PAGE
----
Incantation (Lat. incantatio; incanto, to chant a magic formula, compound of in, intensive, and canto, to sing) denotes "one of the most powerful and awe- inspiring modes of magic (q.v.), viz., that resting on a belief in the mysterious power of words solemnly conceived and passionately uttered." "There is in the human voice, especially in its more lofty tones, an actual power of a very wonderful kind to stir men's hearts. When to this we add that poetic utterance is a special and exceptional gift; that the language of primitive nations is crude and unmanageable, the words being as difficult to weld together as pieces of cast iron; that it is only when the poet's mind has risen to unusual heat that he can fuse them into those rhythmical sequences that please the ear and hang together in the memory; that, in short, his art is a mystery to himself-an inspiration-we need not wonder at the feeling with which everything in the form of verse or meter was viewed. The singing or saying of such compositions which could thus stir the blood of the hearers they knew not how, what other effects might it not produce?" To the power which the superstitious belief of the people, up to and even through the Middle Ages, gave to incantations, especially when accompanied, as they generally were, with the concocting of drugs and other magical rites, there is hardly any end. "They could heal or kill. If they could not raise from the dead, they could make the dead speak, or 'call up spirits from the vast deep' in order to unveil the future. They could extinguish fire; darken the sun or moon; make fetters burst, a door or a mountain fly open; blunt a sword; make a limb powerless; destroy a crop, or charm it away into another's barn." It is especially the heathenish nations that in their prayers, whether for blessings or for curses, partake largely of the nature of magical incantations. "They are not supposed to act as petitions addressed to a free agent, but by an inherent force which even the gods cannot resist. This is very marked in Hinduism and Buddhism, but it actually pervades all superstitious worship, though sometimes quite disguised. They think they shall be heard for their much speaking.' For almost every occasion or operation of life there were appropriate formulas to be repeated in order to secure success; and many of these, with that reverence for antiquity and conservative tendency which always characterize superstition, continue to live in popular memory, although often the words are so old as to be unintelligible. Thus, among the Romans, in the days of Cato, incantations were common for curing dislocations, full of words the meaning of which had been lost. A form of words used to this day in Shetland for healing a sprain call be traced back to the 10th century. In its earliest form, as found in an old German manuscript, it narrates how their native gods, Woden and Baldur, riding out to hunt, Baldur's horse dislocated its foot, and how Wolden, using charmed words, set bone to bone, etc., and so healed the foot. The repetition of this rhymed narration acted as a charm to heal other lamed horses. A modern version of this tradition, current in Norway even in our day, makes the accident happen to the horse of Jesus, and Jesus himself perform the cure-in Shetland, also, the Lord (Jesus) is substituted for Woden: and the formula is applied to the healing of persons' limbs as well as those of horses. The operation is thus described in R. Chambers's Popular Rhymes of Scotland: 'When a person has received a sprain, it is customary to apply to an individual practiced in casting the "wresting- thread." This is a thread spun from black wool, on which are cast nine knots, and tied round a sprained leg or arm. During the time the operator is putting the thread round the affected limb, he says, but in such a tone of voice as not to be heard by the bystanders, nor even by the person operated upon:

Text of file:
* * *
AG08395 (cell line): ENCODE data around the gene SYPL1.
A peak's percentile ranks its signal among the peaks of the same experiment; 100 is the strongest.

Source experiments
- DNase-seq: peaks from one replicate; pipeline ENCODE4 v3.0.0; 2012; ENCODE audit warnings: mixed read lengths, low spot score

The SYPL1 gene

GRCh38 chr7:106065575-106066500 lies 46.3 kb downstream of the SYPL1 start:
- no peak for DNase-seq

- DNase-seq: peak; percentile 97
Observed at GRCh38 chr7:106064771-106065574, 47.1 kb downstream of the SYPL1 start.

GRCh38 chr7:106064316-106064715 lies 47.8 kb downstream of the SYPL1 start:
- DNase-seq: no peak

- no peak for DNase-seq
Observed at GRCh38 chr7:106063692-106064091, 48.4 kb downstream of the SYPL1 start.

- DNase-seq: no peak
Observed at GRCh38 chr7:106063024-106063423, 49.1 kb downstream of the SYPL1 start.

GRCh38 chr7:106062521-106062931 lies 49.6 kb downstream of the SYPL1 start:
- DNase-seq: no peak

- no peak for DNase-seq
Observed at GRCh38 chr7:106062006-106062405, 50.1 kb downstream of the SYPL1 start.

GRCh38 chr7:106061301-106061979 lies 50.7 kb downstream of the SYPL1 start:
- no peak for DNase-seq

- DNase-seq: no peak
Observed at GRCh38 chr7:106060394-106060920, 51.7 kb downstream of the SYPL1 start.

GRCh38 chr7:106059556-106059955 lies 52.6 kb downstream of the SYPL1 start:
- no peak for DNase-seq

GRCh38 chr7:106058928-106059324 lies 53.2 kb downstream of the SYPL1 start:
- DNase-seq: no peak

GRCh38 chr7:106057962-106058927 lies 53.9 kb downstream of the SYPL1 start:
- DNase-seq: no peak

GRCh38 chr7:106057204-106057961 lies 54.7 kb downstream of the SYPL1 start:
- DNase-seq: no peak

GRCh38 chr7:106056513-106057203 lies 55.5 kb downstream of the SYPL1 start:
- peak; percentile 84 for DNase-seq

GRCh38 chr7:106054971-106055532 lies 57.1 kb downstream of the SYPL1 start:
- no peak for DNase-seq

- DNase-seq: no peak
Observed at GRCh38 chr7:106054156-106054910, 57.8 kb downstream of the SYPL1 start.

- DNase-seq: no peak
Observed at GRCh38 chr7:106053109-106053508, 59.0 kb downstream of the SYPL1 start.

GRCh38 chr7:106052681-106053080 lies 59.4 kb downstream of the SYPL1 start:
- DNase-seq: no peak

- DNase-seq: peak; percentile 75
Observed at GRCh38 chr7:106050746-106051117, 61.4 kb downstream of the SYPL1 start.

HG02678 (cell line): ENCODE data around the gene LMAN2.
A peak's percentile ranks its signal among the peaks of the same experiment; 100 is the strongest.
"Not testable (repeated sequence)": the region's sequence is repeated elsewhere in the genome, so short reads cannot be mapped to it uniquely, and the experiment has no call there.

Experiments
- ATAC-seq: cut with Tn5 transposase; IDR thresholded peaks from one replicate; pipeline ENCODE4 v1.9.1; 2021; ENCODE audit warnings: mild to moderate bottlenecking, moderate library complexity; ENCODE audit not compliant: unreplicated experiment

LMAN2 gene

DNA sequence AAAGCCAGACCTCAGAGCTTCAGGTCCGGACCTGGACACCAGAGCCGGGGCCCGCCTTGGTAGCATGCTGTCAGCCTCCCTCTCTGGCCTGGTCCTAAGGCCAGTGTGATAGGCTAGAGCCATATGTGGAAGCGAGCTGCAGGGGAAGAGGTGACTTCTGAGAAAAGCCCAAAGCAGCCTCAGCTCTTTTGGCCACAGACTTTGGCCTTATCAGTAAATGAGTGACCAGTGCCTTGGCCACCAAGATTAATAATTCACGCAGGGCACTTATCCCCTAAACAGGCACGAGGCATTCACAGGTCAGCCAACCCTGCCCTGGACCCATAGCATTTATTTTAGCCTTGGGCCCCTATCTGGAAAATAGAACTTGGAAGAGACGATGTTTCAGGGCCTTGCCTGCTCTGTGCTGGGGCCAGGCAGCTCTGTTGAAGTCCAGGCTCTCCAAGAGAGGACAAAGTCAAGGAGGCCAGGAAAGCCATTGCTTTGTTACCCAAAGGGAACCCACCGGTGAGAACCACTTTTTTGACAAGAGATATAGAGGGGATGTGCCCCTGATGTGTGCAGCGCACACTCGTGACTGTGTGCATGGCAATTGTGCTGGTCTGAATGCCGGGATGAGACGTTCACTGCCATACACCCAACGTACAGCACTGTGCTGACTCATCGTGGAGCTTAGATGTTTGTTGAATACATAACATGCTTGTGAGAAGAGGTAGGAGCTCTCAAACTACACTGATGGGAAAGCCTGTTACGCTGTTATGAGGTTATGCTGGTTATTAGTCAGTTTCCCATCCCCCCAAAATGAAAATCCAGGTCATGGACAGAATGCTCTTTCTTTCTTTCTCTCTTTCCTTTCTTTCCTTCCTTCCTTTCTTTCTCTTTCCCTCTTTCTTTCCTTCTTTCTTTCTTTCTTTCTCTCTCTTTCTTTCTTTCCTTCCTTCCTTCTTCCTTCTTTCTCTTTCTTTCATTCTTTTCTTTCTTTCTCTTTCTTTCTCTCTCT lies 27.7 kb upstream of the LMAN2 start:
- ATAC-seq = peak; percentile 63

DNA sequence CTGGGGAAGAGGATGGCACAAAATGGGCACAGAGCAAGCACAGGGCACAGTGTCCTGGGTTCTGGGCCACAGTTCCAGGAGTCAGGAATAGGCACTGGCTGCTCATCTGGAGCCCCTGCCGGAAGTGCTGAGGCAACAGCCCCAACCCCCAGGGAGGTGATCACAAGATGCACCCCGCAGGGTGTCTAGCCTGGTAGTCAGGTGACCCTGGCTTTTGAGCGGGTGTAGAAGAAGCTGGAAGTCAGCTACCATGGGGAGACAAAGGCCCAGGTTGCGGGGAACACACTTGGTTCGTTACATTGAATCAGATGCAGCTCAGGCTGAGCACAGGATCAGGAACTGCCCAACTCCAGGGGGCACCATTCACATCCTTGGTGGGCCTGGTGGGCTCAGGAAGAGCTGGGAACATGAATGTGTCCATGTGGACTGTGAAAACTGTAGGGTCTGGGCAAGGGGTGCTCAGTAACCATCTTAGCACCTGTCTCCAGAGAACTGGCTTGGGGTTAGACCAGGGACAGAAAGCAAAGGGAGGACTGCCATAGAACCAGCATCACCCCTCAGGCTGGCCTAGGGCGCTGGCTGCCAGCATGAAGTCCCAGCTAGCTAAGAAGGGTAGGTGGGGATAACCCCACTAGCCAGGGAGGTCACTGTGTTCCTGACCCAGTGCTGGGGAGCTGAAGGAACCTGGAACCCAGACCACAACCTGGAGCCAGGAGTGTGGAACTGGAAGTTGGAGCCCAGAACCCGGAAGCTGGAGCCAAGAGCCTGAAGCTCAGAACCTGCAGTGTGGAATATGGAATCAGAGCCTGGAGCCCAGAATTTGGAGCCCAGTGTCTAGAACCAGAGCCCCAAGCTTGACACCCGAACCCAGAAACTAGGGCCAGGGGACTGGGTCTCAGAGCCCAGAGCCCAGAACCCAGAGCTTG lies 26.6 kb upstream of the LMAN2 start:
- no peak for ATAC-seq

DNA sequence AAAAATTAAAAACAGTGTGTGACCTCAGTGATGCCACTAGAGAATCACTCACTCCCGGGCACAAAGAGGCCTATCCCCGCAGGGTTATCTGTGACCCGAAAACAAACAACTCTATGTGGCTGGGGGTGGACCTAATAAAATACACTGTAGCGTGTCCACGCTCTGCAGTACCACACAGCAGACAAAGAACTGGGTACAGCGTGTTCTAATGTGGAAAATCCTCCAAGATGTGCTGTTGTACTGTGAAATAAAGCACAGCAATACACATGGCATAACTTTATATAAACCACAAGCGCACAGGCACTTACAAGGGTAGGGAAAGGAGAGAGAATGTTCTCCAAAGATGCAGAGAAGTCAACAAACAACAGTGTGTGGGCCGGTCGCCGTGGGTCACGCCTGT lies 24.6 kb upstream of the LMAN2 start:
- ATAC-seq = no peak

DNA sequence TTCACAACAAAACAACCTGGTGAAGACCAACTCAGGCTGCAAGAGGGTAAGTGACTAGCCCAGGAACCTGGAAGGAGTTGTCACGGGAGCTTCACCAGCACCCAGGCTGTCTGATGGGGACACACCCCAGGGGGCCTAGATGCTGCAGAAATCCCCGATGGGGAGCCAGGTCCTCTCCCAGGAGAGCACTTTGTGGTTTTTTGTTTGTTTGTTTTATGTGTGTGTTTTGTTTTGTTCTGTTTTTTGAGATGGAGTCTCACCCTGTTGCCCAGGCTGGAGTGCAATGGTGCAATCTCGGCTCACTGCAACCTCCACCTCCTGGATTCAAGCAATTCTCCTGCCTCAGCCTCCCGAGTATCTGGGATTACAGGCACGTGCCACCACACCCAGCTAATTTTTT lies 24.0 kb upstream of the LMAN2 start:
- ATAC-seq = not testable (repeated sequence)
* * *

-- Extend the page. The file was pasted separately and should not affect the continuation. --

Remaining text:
"'Our Lord rade, His foal's foot slade; Down he lighted, His foal's foot righted.
Bone to bone, Sinew to sinew, Blood to blood, Flesh to flesh.